From the June 01, 2011 issue of Futures Magazine • Subscribe!

Grain trading basics

While grains have been traded as long as they have been grown, the modern grain futures contract has been around for about 150 years. In that relatively short time, grain futures trading has grown and evolved from a domestic weather and supply driven market to one driven by global macroeconomics and production.

While financial contracts have become the most heavily traded futures contracts by volume, grains still are what many people think of when considering trading futures. Jokes abound about traders being worried they will end up with a truckload of corn on their front lawn. Grains hold a special spot, and understanding the factors unique to this market ultimately leads to success.

As in all markets, supply and demand are the primary drivers, but those can be affected by weather conditions, emerging markets, crop conditions and even exchange rules.

Weather

Weather always has been a major factor in grain trading because it affects everything from planting, to crop condition, to harvest, to yield. This is distinctly different from other markets like financials and metals in which weather has a marginal impact.

For grain traders, though, weather forecasts give a glimpse into what may happen to the supply of grains come harvest time. Experience teaches us, however, that forecasters hardly are infallible. "When you look at five different weather forecasts, you’re probably going to get five different opinions. You’re not looking for them all to agree with one another, you’re looking at how the forecasts are changing," says Helen Pound, senior market analyst at Penson Futures.

To that end, she says to focus on changes in weather trends and don’t stick to just what one forecaster says. "You’re not looking for which weather forecaster is the truest or most accurate, you’re looking for a general sense of how the weather forecast is changing," she says.

Also, weather impact varies based on other factors, both environmental and more traditional. Soil moisture levels are a key factor. A crop will withstand drought conditions longer if there is adequate moisture going into the growing season. Groups such as the European Space Agency (ESA) use satellite imagery to provide evidence of soil moisture for the United States Deparment of Agriculture (USDA) and people in the trade to help in hedging their production.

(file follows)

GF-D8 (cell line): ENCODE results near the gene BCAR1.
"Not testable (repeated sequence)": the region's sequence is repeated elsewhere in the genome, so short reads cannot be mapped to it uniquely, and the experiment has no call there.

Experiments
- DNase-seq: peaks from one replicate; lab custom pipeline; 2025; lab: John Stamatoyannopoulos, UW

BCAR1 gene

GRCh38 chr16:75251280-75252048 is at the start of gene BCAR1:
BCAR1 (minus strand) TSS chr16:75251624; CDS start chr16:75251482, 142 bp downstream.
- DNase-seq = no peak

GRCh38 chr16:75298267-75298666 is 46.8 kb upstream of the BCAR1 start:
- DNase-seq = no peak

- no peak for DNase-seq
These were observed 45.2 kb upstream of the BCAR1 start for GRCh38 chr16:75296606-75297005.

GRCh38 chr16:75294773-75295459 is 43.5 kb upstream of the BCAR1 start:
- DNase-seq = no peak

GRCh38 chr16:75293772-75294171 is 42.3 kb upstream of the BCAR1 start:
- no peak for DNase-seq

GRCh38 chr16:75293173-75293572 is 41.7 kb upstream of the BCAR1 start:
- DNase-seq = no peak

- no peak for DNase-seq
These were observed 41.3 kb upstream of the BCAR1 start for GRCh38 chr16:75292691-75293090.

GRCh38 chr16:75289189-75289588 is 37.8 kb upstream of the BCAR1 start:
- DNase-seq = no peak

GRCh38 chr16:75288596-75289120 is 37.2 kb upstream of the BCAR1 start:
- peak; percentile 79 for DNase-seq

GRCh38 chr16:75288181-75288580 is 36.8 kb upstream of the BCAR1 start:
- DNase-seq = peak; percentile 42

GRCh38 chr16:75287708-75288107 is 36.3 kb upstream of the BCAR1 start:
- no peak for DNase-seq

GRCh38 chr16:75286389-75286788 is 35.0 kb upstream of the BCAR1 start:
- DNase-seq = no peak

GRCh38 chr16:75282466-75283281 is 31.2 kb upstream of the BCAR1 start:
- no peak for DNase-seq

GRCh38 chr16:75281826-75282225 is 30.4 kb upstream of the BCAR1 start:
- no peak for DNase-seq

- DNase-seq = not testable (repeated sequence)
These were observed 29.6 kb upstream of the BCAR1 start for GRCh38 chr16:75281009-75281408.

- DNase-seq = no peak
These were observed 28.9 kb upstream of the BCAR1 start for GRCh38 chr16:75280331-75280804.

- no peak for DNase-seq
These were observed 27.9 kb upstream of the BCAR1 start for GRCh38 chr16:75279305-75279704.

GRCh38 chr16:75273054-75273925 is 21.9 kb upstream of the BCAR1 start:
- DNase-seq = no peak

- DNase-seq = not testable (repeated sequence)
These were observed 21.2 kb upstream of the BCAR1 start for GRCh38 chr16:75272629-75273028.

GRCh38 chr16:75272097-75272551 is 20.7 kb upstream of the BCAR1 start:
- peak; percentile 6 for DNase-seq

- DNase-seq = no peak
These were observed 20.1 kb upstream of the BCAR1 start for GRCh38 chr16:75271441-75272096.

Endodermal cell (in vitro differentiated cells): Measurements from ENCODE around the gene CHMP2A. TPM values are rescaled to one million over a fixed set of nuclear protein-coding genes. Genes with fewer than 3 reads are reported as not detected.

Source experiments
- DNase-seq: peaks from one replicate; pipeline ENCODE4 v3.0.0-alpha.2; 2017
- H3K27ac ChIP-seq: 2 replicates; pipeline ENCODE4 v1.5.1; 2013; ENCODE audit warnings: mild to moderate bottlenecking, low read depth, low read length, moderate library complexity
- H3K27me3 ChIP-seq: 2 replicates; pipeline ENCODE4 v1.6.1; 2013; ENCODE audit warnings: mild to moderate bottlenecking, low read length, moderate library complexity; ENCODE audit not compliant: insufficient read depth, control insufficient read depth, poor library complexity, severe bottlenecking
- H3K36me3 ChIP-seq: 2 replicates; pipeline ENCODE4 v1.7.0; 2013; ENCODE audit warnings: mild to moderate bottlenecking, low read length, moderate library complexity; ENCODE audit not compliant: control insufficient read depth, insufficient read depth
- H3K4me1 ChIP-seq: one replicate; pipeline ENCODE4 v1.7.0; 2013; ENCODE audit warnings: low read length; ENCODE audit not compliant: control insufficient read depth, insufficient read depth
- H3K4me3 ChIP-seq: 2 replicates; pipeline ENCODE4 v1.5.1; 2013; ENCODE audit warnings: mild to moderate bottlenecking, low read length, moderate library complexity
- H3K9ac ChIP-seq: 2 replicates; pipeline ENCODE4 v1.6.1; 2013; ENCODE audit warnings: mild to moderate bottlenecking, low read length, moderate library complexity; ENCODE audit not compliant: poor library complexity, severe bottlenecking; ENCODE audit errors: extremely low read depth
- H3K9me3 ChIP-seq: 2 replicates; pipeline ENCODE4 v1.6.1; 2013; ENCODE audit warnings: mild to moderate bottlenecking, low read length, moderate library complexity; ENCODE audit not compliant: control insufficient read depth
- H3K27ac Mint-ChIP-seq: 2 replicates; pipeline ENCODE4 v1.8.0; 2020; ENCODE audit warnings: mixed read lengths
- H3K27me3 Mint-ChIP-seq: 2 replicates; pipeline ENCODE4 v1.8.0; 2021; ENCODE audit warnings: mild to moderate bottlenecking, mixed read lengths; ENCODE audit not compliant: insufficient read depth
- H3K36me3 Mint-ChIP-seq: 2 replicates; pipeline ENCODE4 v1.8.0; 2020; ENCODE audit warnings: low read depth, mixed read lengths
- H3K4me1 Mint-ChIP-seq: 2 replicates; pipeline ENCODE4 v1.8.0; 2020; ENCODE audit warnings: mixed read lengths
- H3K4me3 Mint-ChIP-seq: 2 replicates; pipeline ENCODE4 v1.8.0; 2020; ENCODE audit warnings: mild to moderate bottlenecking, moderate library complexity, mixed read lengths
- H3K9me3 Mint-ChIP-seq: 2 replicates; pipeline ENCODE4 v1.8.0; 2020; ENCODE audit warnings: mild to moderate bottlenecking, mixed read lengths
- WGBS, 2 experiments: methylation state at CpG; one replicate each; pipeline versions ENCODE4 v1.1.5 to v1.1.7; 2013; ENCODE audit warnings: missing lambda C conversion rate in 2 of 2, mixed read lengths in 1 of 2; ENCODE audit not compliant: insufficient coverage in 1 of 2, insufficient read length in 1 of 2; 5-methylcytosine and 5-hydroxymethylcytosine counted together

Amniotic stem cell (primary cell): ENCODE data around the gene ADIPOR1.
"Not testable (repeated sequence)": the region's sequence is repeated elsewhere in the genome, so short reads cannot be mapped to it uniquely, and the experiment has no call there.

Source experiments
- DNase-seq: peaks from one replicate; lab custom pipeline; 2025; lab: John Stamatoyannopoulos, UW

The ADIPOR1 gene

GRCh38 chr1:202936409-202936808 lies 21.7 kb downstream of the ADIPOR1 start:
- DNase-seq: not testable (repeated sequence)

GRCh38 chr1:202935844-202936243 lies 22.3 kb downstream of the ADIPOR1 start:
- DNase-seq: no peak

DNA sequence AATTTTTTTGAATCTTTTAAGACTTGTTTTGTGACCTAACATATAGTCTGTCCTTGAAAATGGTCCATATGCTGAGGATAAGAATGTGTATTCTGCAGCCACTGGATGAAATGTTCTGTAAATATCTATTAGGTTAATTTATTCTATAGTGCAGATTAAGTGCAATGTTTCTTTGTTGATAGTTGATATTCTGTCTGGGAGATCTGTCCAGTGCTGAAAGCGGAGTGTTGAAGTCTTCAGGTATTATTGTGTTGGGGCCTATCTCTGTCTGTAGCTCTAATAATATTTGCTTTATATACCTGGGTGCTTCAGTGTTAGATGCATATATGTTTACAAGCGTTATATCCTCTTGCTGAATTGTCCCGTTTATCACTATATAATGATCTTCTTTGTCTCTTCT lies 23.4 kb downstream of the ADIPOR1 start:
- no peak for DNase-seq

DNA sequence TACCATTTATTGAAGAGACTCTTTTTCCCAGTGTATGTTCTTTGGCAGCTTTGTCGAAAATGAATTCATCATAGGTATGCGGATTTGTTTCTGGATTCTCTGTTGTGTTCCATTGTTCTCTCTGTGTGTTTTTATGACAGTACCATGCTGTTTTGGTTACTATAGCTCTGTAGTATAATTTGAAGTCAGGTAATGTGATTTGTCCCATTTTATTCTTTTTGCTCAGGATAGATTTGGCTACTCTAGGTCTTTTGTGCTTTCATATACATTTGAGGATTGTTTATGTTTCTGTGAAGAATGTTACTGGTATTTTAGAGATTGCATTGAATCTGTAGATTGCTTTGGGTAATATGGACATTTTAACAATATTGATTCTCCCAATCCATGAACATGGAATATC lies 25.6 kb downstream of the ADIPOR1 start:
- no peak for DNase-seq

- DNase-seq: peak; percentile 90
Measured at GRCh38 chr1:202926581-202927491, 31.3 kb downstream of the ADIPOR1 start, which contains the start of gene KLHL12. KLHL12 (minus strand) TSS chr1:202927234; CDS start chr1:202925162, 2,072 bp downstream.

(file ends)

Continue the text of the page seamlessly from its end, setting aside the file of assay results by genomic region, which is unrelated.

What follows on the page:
Strong inventories from the previous growing season — or carryover — will dampen the affect of adverse weather, whereas low carryover from the previous year will make the market more sensitive to anything that can affect yield.

Like most of the modern world, grains have taken on a global scope with multiple growing seasons around the globe. Consequently, traders also need to be aware of weather patterns and soil moisture levels around the world to fully grasp how the supply picture changes. "With South America becoming such a major soybean and corn producer, traders not only have to watch what is happening here in the spring and summer, but also what is happening there in the fall and winter (their growing season)," says Mike Zarembski, senior commodity analyst at optionsXpress.

Extreme weather problems in any part of the world can have a dramatic effect on grain prices. Just last year, Russia and Eastern Europe experienced severe drought conditions that resulted in Russia stockpiling and not exporting any of its wheat crop. The result was a run-up in the price of wheat futures traded at CME Group (see "Scorched earth"). "Traders need to know what is produced in each region of the world; Russia was big with wheat last year. Because this is a global grain market, if one area is having difficulties, it could spur price increases in another area as they take over some of that business," Zarembski says.

Also, changes in price can affect planting intentions. If a farmer can make more profit in corn than soybeans, he will plant more corn and this will eventually play out in price.

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